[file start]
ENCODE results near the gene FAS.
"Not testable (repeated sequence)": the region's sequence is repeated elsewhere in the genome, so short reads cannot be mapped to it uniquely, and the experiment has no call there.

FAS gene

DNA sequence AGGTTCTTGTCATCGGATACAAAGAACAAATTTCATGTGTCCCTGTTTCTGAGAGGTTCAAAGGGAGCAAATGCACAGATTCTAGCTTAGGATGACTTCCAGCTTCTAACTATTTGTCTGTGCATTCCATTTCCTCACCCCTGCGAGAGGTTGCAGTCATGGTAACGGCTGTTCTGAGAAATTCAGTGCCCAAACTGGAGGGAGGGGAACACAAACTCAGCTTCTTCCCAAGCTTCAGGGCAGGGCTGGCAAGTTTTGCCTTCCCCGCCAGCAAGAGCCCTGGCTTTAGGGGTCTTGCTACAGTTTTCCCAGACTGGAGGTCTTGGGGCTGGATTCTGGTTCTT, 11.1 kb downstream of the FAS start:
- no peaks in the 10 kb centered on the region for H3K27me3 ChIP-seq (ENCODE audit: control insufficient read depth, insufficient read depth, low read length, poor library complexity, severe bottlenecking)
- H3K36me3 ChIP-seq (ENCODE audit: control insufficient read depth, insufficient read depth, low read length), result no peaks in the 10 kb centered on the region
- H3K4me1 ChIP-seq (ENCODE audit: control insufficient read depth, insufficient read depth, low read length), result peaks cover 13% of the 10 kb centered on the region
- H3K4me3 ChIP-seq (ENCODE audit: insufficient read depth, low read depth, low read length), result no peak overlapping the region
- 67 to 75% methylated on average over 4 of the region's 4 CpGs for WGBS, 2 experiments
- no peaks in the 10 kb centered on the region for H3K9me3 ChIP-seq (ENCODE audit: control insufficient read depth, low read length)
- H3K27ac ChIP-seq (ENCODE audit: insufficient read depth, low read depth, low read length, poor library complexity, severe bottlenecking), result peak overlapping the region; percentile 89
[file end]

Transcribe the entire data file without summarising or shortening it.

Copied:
ENCODE results near the gene FAS.
"Not testable (repeated sequence)": the region's sequence is repeated elsewhere in the genome, so short reads cannot be mapped to it uniquely, and the experiment has no call there.

FAS gene

DNA sequence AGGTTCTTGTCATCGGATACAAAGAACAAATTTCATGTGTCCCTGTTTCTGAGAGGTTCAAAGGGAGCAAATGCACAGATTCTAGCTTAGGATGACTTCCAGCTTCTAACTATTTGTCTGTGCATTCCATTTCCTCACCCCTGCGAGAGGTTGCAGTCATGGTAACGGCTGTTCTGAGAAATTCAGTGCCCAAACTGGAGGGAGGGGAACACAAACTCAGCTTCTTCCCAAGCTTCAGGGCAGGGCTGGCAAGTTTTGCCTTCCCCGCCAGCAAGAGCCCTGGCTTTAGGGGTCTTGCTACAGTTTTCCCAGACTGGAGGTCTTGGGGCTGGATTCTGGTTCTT, 11.1 kb downstream of the FAS start:
- no peaks in the 10 kb centered on the region for H3K27me3 ChIP-seq (ENCODE audit: control insufficient read depth, insufficient read depth, low read length, poor library complexity, severe bottlenecking)
- H3K36me3 ChIP-seq (ENCODE audit: control insufficient read depth, insufficient read depth, low read length), result no peaks in the 10 kb centered on the region
- H3K4me1 ChIP-seq (ENCODE audit: control insufficient read depth, insufficient read depth, low read length), result peaks cover 13% of the 10 kb centered on the region
- H3K4me3 ChIP-seq (ENCODE audit: insufficient read depth, low read depth, low read length), result no peak overlapping the region
- 67 to 75% methylated on average over 4 of the region's 4 CpGs for WGBS, 2 experiments
- no peaks in the 10 kb centered on the region for H3K9me3 ChIP-seq (ENCODE audit: control insufficient read depth, low read length)
- H3K27ac ChIP-seq (ENCODE audit: insufficient read depth, low read depth, low read length, poor library complexity, severe bottlenecking), result peak overlapping the region; percentile 89